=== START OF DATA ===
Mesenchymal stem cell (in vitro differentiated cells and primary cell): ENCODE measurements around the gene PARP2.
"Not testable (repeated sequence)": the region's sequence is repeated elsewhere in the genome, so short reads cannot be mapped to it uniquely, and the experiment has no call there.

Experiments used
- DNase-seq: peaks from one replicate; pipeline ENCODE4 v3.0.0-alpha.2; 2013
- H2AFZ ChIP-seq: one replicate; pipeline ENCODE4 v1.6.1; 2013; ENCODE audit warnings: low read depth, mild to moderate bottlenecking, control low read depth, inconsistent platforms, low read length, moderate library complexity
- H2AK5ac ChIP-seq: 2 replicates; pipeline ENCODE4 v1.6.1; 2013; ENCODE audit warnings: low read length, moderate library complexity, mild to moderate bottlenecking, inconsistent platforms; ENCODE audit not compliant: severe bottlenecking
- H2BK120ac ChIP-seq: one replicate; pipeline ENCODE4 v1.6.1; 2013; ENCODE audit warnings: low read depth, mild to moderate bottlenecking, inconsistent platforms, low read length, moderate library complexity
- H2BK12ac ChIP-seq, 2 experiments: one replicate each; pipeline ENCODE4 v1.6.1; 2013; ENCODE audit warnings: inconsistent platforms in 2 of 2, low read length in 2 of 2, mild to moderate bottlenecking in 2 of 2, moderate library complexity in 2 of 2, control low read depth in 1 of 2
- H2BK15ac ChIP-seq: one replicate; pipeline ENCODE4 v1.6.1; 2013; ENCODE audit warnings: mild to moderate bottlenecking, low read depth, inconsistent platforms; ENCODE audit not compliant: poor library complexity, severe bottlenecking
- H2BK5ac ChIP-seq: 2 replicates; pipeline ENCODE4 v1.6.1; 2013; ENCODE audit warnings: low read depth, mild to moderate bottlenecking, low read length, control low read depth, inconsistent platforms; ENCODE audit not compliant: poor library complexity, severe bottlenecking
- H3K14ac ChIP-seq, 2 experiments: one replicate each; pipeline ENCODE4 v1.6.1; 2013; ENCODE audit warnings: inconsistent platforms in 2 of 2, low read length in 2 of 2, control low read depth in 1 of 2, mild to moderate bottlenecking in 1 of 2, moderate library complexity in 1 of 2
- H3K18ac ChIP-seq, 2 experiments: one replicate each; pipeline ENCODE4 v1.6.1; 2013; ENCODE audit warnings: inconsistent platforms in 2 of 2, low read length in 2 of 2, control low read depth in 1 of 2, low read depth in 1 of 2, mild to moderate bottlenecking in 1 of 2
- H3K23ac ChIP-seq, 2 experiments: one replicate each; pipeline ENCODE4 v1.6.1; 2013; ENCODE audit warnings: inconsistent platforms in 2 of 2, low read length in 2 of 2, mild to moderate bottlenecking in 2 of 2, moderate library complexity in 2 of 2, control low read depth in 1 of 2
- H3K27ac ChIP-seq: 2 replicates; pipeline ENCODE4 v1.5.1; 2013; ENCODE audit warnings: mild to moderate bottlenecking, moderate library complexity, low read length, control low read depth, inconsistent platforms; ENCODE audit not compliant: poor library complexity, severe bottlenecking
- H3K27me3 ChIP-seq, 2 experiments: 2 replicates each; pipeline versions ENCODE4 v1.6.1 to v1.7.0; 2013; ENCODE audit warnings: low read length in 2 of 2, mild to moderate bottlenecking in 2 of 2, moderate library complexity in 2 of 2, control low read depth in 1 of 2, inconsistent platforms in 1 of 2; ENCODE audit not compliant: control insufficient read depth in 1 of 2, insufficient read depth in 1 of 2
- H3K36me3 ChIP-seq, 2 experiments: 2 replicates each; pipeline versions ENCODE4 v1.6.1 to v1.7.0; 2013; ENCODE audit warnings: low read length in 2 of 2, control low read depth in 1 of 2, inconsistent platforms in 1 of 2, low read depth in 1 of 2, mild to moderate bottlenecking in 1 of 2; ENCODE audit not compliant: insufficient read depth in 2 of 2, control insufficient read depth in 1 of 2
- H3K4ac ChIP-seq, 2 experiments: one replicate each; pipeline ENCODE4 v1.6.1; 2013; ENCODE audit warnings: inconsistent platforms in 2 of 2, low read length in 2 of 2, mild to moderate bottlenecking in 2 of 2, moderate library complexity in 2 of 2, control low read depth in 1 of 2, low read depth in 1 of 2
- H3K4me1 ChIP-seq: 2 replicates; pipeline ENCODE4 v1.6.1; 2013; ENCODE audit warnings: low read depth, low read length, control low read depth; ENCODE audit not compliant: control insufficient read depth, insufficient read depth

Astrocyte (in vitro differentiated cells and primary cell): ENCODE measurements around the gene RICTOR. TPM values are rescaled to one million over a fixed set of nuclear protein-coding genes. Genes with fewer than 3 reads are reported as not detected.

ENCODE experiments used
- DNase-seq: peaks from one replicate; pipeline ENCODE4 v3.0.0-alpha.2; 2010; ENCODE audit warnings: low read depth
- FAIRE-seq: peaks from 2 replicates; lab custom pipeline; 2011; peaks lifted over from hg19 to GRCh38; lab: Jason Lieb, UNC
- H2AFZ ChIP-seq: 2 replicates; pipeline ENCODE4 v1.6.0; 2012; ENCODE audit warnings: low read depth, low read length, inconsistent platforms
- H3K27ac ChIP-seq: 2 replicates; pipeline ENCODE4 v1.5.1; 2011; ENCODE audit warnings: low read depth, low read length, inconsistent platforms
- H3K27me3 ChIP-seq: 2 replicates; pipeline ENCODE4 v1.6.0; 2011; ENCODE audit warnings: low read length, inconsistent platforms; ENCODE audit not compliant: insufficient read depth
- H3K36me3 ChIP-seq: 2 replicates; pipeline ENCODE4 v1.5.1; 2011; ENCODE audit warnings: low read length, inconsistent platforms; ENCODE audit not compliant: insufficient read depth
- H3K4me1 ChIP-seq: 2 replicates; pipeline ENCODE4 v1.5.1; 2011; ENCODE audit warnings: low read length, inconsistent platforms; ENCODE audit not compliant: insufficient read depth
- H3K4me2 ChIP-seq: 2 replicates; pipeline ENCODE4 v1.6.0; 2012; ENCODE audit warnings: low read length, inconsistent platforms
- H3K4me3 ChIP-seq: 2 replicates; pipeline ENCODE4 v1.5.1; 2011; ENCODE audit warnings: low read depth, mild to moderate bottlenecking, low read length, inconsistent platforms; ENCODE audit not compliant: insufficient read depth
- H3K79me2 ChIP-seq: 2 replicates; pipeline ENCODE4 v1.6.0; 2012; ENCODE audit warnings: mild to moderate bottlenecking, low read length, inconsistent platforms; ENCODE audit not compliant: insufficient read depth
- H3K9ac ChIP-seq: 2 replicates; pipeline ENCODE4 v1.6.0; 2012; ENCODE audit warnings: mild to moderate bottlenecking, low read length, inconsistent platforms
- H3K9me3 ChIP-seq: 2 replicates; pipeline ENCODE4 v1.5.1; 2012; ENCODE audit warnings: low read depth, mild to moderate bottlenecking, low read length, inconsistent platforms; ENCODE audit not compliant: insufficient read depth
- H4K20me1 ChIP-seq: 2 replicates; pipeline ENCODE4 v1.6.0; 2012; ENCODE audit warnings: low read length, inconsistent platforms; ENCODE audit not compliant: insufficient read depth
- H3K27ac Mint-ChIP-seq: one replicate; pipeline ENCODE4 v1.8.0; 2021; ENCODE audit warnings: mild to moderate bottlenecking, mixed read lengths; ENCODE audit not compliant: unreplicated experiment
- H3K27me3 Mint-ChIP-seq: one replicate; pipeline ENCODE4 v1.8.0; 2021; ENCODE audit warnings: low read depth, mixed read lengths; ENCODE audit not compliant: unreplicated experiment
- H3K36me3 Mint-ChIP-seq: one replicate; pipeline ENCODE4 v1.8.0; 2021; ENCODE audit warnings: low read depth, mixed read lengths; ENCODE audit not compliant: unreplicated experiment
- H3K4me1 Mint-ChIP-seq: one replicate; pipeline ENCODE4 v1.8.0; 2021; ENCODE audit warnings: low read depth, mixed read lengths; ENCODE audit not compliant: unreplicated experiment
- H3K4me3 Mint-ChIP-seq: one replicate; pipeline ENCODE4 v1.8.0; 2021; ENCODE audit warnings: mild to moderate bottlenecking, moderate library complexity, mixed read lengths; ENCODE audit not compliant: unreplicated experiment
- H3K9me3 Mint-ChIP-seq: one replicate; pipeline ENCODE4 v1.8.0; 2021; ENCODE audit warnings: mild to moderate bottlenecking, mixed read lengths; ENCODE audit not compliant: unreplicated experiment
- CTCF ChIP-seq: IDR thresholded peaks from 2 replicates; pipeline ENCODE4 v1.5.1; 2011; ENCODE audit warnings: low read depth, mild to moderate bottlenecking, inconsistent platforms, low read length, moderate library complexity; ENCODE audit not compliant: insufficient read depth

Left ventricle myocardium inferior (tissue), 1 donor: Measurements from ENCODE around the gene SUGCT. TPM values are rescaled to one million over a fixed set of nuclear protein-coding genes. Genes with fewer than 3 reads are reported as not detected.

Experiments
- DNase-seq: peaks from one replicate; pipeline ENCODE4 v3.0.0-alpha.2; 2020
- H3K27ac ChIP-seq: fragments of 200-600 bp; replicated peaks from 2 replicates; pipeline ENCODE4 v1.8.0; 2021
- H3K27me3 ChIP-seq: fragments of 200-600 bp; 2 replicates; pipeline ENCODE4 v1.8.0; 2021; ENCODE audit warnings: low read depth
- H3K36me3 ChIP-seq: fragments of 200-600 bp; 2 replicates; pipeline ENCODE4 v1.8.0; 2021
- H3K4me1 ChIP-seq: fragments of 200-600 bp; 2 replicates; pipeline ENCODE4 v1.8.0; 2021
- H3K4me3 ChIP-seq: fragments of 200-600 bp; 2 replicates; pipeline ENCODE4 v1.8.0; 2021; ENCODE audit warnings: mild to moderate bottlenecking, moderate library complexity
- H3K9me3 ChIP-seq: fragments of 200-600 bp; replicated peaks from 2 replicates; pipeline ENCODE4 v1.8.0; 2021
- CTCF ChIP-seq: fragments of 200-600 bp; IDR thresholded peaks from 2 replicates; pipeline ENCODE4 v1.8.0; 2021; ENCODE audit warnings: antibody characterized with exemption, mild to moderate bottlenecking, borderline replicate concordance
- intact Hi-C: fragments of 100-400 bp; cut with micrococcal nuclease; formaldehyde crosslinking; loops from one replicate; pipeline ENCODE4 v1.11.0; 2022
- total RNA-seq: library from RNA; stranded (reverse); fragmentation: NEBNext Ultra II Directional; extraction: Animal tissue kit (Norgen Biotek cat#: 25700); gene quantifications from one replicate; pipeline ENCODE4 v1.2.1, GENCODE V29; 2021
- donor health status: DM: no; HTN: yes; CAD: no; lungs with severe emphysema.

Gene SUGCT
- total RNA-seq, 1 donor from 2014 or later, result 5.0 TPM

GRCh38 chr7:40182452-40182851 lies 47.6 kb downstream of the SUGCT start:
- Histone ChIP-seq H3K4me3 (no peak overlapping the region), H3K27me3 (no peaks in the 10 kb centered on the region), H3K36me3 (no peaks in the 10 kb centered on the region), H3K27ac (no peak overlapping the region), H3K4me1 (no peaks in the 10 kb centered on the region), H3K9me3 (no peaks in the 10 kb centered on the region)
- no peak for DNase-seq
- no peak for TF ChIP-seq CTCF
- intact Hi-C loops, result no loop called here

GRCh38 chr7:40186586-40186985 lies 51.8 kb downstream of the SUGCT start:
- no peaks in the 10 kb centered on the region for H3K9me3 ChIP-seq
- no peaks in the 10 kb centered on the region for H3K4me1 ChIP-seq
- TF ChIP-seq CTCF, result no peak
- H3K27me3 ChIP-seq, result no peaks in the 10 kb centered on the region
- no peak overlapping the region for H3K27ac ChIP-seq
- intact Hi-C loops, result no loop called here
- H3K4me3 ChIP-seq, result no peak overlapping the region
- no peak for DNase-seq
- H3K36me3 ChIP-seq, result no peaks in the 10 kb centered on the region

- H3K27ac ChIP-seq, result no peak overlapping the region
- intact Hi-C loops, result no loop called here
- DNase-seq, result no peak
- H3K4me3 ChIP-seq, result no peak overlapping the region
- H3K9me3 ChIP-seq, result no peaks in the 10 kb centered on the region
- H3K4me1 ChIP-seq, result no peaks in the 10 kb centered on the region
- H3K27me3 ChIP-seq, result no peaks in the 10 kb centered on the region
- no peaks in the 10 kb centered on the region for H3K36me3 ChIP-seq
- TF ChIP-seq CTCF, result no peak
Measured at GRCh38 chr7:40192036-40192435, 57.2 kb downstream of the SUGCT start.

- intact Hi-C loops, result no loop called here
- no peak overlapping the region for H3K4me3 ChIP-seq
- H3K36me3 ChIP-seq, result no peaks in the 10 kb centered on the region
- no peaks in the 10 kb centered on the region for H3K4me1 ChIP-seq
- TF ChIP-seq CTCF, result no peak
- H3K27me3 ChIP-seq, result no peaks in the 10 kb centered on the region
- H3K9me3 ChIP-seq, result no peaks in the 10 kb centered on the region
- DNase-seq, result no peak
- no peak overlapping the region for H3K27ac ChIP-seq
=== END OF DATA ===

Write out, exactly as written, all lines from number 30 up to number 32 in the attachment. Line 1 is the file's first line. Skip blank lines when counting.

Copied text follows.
- H3K79me2 ChIP-seq: 2 replicates; pipeline ENCODE4 v1.6.0; 2012; ENCODE audit warnings: mild to moderate bottlenecking, low read length, inconsistent platforms; ENCODE audit not compliant: insufficient read depth
- H3K9ac ChIP-seq: 2 replicates; pipeline ENCODE4 v1.6.0; 2012; ENCODE audit warnings: mild to moderate bottlenecking, low read length, inconsistent platforms
- H3K9me3 ChIP-seq: 2 replicates; pipeline ENCODE4 v1.5.1; 2012; ENCODE audit warnings: low read depth, mild to moderate bottlenecking, low read length, inconsistent platforms; ENCODE audit not compliant: insufficient read depth